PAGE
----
Alaska ranks ninth among seafood-producing nations in the world. Forty-two percent of the world’s harvest of wild salmon and 80 percent of the production of high-value wild salmon species such as sockeye, king, and coho salmon, come from Alaska waters. Salmon is the most valuable commercial fish managed by the state of Alaska and Bristol Bay is Alaska’s richest commercial fishery. In Bristol Bay alone, the 2018 harvest of all salmon species was approximately 43 million fish, and the value of the 2018 commercial catch topped $283 million. Bristol Bay has long been recognized as a vital contributor to Alaska’s commercial fishing economy, so much so that in 1972 the Alaska legislature determined that it was in the best interest of the state to establish the Bristol Bay Fisheries Reserve. This protected Bristol Bay fisheries’ longstanding and valuable commercial, subsistence, and sport fishing from oil and gas development. However, it does not protect against hard rock mining operations like Pebble.
All five species of Pacific salmon return to Bristol Bay to spawn in its rivers, including pink, chum, sockeye, coho and king. The waters of the region have long been an integral part of the state and local economies, providing thousands of sustainable jobs to Alaskans for generations. Commercial fishing-related jobs account for nearly 75 percent of local employment. The annual payroll for fish and wildlife-related employment totals $175 million. Commercial fishing and the associated canneries have been the major industries in the area for many decades. In 2014 residents marked the 130th anniversary of commercial fishing in Bristol Bay.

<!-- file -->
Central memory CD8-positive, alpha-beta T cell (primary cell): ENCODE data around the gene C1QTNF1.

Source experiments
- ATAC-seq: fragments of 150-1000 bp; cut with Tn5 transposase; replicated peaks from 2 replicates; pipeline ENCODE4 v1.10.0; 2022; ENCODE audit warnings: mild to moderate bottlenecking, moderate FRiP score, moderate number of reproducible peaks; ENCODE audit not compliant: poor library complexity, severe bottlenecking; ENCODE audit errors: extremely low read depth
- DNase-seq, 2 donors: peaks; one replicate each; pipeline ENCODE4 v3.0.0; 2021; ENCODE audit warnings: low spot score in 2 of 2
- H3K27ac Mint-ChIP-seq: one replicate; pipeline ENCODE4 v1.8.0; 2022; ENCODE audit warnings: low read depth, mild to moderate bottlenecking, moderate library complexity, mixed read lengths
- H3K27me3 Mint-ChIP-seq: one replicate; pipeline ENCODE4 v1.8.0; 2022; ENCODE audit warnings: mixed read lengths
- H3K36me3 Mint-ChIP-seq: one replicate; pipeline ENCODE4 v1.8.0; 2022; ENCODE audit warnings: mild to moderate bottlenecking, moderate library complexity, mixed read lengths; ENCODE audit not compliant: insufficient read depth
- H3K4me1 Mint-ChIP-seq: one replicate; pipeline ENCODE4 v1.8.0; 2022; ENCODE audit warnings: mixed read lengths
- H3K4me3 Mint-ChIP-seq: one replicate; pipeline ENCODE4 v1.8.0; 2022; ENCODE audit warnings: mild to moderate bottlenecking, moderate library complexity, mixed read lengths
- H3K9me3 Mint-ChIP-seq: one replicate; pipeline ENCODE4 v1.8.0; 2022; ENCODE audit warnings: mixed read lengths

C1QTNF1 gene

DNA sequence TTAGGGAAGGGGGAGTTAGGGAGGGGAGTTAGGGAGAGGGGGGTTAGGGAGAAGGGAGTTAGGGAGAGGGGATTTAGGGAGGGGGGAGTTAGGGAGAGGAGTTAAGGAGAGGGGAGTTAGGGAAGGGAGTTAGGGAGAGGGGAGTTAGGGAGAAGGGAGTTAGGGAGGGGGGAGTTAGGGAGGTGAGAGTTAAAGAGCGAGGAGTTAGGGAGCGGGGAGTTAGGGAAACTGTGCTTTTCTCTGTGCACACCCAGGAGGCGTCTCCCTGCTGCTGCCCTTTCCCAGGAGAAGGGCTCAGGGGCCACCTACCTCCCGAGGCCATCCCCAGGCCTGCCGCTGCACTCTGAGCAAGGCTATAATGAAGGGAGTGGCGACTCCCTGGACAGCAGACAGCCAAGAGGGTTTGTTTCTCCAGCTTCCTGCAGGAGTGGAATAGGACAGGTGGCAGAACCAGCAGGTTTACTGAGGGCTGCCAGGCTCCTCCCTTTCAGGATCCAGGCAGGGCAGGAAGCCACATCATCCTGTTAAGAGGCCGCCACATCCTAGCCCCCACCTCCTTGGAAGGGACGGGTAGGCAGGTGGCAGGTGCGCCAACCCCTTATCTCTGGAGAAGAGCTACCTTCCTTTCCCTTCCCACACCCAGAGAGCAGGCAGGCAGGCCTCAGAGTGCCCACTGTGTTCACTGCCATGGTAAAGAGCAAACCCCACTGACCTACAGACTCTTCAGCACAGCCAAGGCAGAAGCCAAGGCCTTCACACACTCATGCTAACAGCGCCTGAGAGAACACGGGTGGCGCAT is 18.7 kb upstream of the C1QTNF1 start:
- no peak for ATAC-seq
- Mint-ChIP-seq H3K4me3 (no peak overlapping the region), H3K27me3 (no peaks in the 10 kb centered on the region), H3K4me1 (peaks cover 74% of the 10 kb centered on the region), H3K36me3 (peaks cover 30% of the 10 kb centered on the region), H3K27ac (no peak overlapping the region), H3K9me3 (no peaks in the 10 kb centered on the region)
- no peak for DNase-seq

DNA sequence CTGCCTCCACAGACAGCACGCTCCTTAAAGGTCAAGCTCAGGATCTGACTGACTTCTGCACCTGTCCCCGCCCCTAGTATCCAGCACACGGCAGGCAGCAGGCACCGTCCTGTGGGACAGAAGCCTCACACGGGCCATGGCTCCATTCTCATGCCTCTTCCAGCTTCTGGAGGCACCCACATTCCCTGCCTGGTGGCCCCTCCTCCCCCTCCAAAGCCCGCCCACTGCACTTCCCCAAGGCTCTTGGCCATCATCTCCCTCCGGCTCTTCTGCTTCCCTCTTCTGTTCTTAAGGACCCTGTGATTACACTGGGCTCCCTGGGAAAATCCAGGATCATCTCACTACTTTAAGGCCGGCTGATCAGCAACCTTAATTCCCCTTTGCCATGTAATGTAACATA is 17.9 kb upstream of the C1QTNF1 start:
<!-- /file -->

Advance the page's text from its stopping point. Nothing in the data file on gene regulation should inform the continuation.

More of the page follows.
The commercial fisheries management area of Bristol Bay includes eight major river systems: Naknek, Kvichak, Egegig, Ugashik, Wood, Nushagak, Igushik and Togiak. The Kvichak River, which runs from Lake Iliamna (the largest freshwater body in Alaska) to Bristol Bay, is home to the single largest salmon run on the planet. The Nushagak River hosts the largest king salmon run in Alaska.
Millions of Sockeye Return to the Bay Each Summer
The annual average sockeye run is 36.9 million run for the latest 20 year time period. Bristol Bay’s productive salmon runs are remarkable even by Alaska’s standards and retain a strong Chinook run while other areas of the state are seeing diminishing returns.
Every year fish return to Bristol Bay in astounding numbers, largely due to the sound, scientific management of state and federal agencies. For instance, in 2018 the Bristol Bay sockeye salmon run produced a record-breaking 62.3 million fish. National Geographic listed Alaska as one of only three well-managed fisheries in the world, the others being Iceland and New Zealand. The forecast for 2019 season is expected to be another banner year, at roughly 40 million.
Protect Bristol Bay
With its astounding beauty and prolific salmon runs, Bristol Bay is a place of international importance. Its future is threatened by the proposed Pebble mine as well as hard rock mining on adjacent state and federal land. The Bristol Bay watershed must be put off-limits to Pebble and other large-scale mining projects.